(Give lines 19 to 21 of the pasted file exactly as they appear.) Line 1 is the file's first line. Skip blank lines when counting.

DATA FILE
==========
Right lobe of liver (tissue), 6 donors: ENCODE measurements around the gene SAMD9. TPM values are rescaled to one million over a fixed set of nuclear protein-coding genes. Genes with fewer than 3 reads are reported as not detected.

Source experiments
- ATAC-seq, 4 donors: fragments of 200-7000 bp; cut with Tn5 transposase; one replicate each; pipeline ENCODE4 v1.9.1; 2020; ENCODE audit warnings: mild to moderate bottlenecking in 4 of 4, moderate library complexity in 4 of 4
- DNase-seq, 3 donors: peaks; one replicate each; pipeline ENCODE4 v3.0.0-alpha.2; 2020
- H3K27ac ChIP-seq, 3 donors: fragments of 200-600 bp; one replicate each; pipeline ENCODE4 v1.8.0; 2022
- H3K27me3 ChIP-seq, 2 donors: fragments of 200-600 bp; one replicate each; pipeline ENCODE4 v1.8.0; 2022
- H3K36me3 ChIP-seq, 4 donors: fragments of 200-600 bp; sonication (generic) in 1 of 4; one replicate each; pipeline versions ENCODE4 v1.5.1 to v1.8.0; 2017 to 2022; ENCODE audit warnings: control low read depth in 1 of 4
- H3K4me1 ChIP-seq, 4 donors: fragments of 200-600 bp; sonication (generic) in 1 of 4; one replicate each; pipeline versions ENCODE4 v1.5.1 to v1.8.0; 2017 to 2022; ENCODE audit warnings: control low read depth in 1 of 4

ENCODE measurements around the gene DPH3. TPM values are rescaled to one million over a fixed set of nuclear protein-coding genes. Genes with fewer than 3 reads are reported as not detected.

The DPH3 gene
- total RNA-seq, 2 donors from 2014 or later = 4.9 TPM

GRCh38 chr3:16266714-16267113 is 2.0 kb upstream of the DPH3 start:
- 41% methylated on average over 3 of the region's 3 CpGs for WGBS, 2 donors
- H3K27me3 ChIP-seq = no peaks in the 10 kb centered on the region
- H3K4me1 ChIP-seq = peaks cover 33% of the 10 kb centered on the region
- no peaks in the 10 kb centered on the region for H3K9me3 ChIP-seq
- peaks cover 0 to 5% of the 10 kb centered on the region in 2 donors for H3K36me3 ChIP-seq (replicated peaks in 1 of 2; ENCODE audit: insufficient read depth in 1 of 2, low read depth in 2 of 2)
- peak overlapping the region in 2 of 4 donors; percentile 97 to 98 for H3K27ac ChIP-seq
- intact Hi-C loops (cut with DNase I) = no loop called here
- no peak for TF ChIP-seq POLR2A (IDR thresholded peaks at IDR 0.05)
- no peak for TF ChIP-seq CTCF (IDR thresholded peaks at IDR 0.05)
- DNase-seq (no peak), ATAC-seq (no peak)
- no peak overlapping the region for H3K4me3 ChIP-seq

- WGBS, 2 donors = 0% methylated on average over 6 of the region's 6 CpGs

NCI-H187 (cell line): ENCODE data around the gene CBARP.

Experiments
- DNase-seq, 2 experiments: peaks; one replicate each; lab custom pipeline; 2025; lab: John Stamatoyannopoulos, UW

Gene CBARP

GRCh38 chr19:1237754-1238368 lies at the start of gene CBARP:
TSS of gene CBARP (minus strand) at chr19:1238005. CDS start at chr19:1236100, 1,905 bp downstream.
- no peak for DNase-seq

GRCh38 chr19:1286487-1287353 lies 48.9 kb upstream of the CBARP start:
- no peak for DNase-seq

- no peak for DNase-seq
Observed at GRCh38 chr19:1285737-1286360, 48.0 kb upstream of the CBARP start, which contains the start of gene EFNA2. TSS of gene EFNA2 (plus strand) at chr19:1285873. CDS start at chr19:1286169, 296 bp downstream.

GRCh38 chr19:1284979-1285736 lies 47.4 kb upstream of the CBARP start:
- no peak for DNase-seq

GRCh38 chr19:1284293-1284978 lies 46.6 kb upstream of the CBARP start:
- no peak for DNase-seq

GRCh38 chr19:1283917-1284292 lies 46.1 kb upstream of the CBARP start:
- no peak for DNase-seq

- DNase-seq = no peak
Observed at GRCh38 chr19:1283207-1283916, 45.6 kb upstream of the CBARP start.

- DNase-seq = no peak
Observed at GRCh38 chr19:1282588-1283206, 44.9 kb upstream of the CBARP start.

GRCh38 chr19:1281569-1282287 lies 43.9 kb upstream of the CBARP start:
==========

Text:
- intact Hi-C loops (cut with DNase I) = no loop called here
- no peak for TF ChIP-seq POLR2A (IDR thresholded peaks at IDR 0.05)
- no peak for TF ChIP-seq CTCF (IDR thresholded peaks at IDR 0.05)